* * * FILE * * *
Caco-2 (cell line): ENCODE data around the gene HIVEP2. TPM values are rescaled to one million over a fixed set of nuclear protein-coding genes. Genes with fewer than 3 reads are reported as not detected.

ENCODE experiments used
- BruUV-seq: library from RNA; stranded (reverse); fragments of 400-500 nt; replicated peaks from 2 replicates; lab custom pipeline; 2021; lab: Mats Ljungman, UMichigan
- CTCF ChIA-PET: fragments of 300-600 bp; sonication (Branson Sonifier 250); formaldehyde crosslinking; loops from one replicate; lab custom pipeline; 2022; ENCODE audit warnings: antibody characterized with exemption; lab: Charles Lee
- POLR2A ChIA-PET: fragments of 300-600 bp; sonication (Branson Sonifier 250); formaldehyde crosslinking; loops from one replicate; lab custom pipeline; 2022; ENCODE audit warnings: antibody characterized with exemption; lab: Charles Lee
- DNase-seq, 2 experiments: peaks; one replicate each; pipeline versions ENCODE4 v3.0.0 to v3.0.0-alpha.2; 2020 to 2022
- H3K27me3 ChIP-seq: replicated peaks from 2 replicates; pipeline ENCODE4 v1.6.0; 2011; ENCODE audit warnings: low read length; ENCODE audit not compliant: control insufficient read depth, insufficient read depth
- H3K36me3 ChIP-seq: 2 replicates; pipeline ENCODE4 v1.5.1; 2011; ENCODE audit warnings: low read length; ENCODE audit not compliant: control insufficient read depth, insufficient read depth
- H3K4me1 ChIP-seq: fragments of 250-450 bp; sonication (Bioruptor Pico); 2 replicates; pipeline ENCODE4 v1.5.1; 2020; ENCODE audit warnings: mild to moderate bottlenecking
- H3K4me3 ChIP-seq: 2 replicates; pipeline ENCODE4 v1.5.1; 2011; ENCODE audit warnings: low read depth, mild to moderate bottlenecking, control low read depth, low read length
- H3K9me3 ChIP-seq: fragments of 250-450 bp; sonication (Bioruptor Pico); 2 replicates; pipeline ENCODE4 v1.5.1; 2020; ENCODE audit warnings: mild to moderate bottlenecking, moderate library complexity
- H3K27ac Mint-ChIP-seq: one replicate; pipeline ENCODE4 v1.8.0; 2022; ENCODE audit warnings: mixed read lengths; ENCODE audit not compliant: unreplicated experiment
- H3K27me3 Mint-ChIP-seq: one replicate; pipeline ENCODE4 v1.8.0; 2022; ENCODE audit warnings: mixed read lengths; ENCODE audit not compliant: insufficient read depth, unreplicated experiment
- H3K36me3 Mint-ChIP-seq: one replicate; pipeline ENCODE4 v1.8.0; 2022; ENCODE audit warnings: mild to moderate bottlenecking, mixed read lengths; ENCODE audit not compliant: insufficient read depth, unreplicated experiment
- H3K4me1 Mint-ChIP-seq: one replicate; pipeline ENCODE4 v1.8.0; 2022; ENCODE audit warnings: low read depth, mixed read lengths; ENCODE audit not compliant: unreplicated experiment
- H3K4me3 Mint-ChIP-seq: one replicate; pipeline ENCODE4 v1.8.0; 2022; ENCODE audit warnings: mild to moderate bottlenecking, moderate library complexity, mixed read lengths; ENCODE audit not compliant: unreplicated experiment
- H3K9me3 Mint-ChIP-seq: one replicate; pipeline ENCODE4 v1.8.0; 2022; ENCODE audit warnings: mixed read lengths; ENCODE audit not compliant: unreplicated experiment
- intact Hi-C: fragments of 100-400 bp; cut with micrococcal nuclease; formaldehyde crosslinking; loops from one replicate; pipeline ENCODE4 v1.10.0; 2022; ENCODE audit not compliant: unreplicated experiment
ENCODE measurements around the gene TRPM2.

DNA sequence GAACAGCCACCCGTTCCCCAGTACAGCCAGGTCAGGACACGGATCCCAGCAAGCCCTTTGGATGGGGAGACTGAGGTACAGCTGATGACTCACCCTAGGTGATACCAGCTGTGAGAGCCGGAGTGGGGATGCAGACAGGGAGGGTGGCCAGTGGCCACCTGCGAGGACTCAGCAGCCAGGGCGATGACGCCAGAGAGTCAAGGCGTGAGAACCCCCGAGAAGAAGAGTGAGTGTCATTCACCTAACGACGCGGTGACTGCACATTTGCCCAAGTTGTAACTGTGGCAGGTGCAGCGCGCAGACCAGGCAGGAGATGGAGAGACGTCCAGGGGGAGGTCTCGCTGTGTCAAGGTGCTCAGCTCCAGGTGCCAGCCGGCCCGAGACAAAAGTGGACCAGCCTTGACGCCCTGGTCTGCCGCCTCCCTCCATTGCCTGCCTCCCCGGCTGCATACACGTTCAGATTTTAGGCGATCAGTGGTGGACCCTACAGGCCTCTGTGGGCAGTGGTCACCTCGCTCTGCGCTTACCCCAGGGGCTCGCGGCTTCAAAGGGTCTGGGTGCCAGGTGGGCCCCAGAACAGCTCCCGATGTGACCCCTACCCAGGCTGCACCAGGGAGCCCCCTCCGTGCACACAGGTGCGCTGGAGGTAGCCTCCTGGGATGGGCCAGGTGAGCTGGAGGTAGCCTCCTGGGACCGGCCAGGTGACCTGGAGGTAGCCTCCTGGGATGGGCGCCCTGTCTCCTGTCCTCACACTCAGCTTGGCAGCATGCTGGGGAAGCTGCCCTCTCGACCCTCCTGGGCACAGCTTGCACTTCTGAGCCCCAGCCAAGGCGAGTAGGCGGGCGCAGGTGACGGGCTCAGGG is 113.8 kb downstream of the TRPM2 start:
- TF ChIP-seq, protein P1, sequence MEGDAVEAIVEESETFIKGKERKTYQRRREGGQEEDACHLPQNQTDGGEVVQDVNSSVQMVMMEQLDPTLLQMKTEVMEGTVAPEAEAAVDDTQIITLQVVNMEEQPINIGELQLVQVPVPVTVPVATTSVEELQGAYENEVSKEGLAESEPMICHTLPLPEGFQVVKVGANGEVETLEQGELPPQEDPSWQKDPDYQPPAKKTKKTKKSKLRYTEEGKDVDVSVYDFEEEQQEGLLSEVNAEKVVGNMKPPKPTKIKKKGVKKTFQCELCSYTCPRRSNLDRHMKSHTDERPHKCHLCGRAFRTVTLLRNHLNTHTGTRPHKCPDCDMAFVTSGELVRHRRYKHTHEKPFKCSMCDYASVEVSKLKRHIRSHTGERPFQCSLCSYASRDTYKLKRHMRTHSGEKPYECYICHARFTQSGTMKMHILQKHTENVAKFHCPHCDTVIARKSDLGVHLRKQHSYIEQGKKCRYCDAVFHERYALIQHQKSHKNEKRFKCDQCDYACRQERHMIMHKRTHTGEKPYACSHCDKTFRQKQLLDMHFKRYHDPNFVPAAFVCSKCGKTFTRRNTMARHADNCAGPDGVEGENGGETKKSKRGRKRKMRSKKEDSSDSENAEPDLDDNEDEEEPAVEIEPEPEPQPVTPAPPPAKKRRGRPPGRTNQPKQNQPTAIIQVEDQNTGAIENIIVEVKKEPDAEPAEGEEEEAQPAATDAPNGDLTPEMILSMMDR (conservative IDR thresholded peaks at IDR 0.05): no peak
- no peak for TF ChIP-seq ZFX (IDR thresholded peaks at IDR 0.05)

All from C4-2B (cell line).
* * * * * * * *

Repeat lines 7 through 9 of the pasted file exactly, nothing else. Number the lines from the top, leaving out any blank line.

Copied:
- H3K27me3 ChIP-seq: replicated peaks from 2 replicates; pipeline ENCODE4 v1.6.0; 2011; ENCODE audit warnings: low read length; ENCODE audit not compliant: control insufficient read depth, insufficient read depth
- H3K36me3 ChIP-seq: 2 replicates; pipeline ENCODE4 v1.5.1; 2011; ENCODE audit warnings: low read length; ENCODE audit not compliant: control insufficient read depth, insufficient read depth
- H3K4me1 ChIP-seq: fragments of 250-450 bp; sonication (Bioruptor Pico); 2 replicates; pipeline ENCODE4 v1.5.1; 2020; ENCODE audit warnings: mild to moderate bottlenecking